Eating out at restaurants is really hard for me because no matter what I order, it seems like it takes two to three times my usual insulin doses to cover it. It is likely because protein and fat kick in and affect blood glucose levels later on (3-6 hours after a meal) and restaurant meals have more calories in them than most home-cooked meals. Fat, sugar, and salt keep people coming back to the restaurant for more! You can strategically use protein and fat intake overnight or after exercise to help prevent later-onset lows, though.

  • If you’re stressed, mentally or physically

It is truly amazing how much of an impact that stress has on blood glucose levels. Just try going to court (if you’re not an attorney) and keep your blood glucose in check while your adrenaline is pumping. Your cortisol levels also go up and raise blood glucose. So, just being stressed out during the day, or being exhausted or sick (physical stress), can cause insulin resistance. Try to take deep breaths and get some exercise during the day to combat both the stress and the resulting insulin resistance. Getting sick and running a fever or having an infection can also drive your blood glucose and insulin needs up.

  • If you’re lacking on sleep

Not getting enough sleep is physically (and often mentally) stressful. I knew an oceanography professor who had to harvest samples at sea, sometimes for days at a time, on no sleep.  The longer he went without sleeping, the higher his insulin resistance became. Lack of sleep may be causing some of your unexplained highs since more cortisol (a stress hormone) is released when you are sleep-deprived.

  • If you’ve had some alcohol to drink

Alcohol interferes with the normal function of the liver in making and releasing glucose. While it can lead to hypos, it can also be used strategically to relieve insulin resistance or to keep it in check—and luckily it does not take much alcohol to have an effect. An older guy called me on a diabetes hotline I was manning for a TV station once and explained that he usually had two shots of whiskey at night and woke up with good blood glucose levels, but that if he ever had to skip the whiskey, he would wake up too high.  He wanted to know what he should do.  I said, “Keep drinking the whiskey!” No more than one drink daily for women or two for men is recommended, though, so do not overdo it or you raise your risk of other health problems.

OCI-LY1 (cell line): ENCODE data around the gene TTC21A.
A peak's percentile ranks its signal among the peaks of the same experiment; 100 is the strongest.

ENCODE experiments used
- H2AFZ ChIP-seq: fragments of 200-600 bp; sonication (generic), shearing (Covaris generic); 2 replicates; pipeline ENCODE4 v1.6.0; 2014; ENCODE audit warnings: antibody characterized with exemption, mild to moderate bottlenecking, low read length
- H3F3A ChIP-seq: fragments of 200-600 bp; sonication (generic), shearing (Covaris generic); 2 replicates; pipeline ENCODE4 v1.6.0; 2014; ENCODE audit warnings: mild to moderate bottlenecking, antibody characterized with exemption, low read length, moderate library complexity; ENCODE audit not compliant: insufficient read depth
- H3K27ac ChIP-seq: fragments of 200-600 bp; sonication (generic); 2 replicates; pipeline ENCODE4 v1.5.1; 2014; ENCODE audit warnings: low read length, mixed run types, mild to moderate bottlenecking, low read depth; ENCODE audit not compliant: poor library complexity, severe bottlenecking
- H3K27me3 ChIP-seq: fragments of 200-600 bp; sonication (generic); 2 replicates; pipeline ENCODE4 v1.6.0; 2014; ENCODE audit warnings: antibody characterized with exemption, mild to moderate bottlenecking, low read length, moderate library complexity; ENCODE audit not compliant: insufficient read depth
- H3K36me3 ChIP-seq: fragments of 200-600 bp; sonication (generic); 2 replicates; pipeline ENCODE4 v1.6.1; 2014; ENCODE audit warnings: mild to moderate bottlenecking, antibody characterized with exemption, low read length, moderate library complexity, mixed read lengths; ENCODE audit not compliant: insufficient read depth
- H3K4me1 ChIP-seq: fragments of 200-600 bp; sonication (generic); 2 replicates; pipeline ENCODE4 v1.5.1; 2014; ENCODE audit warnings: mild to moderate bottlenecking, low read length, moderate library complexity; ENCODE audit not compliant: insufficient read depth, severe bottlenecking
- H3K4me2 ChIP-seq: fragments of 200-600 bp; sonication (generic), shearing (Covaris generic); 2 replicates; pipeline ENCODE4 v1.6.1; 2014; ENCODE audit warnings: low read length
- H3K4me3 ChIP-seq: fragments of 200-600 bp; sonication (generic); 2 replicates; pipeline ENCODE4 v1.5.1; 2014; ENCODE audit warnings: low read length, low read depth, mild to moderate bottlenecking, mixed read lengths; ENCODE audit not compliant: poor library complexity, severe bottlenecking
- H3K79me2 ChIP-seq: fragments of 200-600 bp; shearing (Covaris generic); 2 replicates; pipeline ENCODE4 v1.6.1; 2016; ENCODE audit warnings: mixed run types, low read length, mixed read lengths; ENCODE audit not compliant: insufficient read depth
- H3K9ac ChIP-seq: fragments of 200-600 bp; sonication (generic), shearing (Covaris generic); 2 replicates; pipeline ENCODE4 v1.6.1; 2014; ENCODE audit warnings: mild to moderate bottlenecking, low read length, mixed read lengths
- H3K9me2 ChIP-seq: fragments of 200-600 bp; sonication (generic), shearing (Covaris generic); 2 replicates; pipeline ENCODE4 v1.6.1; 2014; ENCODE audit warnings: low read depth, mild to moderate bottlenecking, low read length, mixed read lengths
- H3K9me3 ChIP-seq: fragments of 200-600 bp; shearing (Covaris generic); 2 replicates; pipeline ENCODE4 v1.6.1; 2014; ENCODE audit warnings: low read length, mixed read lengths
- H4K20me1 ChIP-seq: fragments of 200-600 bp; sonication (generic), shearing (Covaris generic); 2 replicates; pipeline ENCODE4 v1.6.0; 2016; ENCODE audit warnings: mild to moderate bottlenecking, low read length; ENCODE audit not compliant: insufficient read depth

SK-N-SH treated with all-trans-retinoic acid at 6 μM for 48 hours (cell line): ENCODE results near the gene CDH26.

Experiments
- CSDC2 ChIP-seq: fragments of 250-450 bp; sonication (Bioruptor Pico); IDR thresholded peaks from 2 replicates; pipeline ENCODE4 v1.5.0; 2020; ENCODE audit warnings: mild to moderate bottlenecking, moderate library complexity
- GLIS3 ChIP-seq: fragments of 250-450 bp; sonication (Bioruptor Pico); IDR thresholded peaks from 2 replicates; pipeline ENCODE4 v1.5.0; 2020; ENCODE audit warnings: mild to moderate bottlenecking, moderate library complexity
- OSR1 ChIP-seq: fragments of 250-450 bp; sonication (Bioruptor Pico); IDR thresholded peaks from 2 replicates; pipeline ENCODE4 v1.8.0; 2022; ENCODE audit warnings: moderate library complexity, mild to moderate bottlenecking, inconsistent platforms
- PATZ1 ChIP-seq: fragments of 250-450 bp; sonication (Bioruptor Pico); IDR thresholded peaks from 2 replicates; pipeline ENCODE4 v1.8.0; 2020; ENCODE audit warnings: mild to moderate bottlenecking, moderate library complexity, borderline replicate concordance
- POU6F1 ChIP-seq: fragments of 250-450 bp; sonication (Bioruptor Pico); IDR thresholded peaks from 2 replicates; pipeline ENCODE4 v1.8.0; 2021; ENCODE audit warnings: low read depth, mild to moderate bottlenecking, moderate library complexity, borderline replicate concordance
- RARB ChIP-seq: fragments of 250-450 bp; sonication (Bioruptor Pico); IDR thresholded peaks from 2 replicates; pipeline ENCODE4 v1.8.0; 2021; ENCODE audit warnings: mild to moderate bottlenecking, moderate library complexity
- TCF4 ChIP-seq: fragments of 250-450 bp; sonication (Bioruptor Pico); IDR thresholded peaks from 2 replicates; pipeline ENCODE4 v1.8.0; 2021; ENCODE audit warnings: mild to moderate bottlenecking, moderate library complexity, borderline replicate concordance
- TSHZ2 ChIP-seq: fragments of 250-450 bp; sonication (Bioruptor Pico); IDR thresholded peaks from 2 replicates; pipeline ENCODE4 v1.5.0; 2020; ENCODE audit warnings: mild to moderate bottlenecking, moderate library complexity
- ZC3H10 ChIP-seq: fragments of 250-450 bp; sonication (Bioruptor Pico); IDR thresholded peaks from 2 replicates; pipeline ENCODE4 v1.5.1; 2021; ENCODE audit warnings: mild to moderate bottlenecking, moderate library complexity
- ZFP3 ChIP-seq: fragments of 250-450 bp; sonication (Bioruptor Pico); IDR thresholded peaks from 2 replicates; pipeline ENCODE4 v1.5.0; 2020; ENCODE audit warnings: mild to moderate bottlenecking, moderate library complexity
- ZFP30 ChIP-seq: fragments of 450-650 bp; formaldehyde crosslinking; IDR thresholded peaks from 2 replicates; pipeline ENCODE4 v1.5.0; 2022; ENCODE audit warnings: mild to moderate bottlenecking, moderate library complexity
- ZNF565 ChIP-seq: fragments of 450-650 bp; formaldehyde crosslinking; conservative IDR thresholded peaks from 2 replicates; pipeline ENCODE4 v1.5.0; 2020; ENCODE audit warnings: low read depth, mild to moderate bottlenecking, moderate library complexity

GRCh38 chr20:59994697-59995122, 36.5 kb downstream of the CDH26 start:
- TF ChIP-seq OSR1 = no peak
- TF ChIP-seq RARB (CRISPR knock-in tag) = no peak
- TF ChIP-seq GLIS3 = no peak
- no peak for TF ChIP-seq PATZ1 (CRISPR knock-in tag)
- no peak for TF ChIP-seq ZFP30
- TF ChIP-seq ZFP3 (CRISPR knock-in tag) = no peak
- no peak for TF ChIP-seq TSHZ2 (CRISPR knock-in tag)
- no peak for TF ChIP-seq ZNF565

• If it’s a certain time of the month (women only)

You may have everything else accounted for and your blood glucose levels are still skyrocketing for apparently no reason—except that you’re either ovulating (and releasing extra hormones that promote insulin resistance) or in the few days or week leading up to your period when insulin resistance is highest.  This has been a bigger issue for me later in life since my cycles seem to be more extreme, although I do not know if this is the case for all women. I helped a diabetes educator recently figure out that she was pregnant when she simply could not figure out why her blood glucose levels were so whacked out; it can be as simple an explanation as that (and hopefully a desired one, if pregnant).

Regardless of what is causing your (unexplained) insulin resistance, just try to manage your blood glucose levels the best you can and lose the guilt over not knowing exactly why it is high and not being totally in control 24/7. Even the most knowledgeable of us have our head-scratching and/or hair-pulling days trying to figure it out!